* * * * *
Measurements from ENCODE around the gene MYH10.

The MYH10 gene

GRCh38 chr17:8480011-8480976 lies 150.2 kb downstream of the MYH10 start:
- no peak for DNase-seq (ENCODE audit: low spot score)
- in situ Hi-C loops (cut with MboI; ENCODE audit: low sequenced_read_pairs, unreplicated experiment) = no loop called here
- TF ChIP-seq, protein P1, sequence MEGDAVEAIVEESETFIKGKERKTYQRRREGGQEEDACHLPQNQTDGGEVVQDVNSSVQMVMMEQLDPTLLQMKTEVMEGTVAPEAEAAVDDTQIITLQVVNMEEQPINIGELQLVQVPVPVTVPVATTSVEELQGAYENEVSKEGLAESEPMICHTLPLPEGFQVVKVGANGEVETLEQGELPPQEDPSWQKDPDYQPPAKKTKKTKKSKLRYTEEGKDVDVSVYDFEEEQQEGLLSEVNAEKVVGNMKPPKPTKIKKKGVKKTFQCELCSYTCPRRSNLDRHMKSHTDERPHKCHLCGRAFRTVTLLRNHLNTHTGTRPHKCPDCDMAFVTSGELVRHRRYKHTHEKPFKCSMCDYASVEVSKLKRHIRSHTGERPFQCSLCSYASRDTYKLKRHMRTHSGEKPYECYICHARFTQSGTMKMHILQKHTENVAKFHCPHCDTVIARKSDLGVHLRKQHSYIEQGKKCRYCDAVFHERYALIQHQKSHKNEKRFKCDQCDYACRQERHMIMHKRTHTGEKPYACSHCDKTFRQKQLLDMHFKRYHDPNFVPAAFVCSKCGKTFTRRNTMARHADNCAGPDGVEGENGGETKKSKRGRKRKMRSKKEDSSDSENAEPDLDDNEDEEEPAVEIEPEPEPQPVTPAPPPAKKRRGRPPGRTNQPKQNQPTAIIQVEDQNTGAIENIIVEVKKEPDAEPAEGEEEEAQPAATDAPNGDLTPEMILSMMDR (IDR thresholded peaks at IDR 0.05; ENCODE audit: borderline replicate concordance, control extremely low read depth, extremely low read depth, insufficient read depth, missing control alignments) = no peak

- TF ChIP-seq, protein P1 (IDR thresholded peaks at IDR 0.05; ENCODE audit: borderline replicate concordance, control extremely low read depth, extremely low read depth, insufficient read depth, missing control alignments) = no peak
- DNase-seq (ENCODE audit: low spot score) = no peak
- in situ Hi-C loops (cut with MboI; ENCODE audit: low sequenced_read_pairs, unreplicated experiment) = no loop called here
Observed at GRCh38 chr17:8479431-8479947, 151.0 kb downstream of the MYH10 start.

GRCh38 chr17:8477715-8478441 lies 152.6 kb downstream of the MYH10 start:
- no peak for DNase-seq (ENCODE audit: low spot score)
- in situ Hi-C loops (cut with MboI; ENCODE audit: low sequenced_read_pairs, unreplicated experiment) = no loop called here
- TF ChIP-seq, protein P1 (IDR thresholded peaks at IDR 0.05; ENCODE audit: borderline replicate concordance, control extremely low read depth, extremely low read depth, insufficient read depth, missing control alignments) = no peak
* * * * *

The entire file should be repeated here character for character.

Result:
Measurements from ENCODE around the gene MYH10.

The MYH10 gene

GRCh38 chr17:8480011-8480976 lies 150.2 kb downstream of the MYH10 start:
- no peak for DNase-seq (ENCODE audit: low spot score)
- in situ Hi-C loops (cut with MboI; ENCODE audit: low sequenced_read_pairs, unreplicated experiment) = no loop called here
- TF ChIP-seq, protein P1, sequence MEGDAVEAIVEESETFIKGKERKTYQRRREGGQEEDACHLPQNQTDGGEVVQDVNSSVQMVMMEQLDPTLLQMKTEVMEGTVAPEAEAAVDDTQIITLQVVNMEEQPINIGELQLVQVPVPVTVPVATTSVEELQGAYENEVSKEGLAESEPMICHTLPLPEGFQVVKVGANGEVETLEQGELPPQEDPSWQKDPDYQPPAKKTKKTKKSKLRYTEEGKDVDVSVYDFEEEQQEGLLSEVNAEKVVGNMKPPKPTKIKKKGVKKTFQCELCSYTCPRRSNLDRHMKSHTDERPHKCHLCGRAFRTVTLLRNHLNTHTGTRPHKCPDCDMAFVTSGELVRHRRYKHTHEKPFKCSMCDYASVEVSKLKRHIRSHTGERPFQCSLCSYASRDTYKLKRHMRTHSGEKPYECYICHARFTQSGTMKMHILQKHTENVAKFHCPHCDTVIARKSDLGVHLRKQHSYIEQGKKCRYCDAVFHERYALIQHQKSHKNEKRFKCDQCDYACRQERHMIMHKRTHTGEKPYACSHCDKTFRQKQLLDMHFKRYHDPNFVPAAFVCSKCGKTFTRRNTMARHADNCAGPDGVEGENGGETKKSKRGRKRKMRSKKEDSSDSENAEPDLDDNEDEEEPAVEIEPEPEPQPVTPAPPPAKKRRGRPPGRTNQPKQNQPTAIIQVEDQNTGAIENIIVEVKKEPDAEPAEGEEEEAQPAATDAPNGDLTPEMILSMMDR (IDR thresholded peaks at IDR 0.05; ENCODE audit: borderline replicate concordance, control extremely low read depth, extremely low read depth, insufficient read depth, missing control alignments) = no peak

- TF ChIP-seq, protein P1 (IDR thresholded peaks at IDR 0.05; ENCODE audit: borderline replicate concordance, control extremely low read depth, extremely low read depth, insufficient read depth, missing control alignments) = no peak
- DNase-seq (ENCODE audit: low spot score) = no peak
- in situ Hi-C loops (cut with MboI; ENCODE audit: low sequenced_read_pairs, unreplicated experiment) = no loop called here
Observed at GRCh38 chr17:8479431-8479947, 151.0 kb downstream of the MYH10 start.

GRCh38 chr17:8477715-8478441 lies 152.6 kb downstream of the MYH10 start:
- no peak for DNase-seq (ENCODE audit: low spot score)
- in situ Hi-C loops (cut with MboI; ENCODE audit: low sequenced_read_pairs, unreplicated experiment) = no loop called here
- TF ChIP-seq, protein P1 (IDR thresholded peaks at IDR 0.05; ENCODE audit: borderline replicate concordance, control extremely low read depth, extremely low read depth, insufficient read depth, missing control alignments) = no peak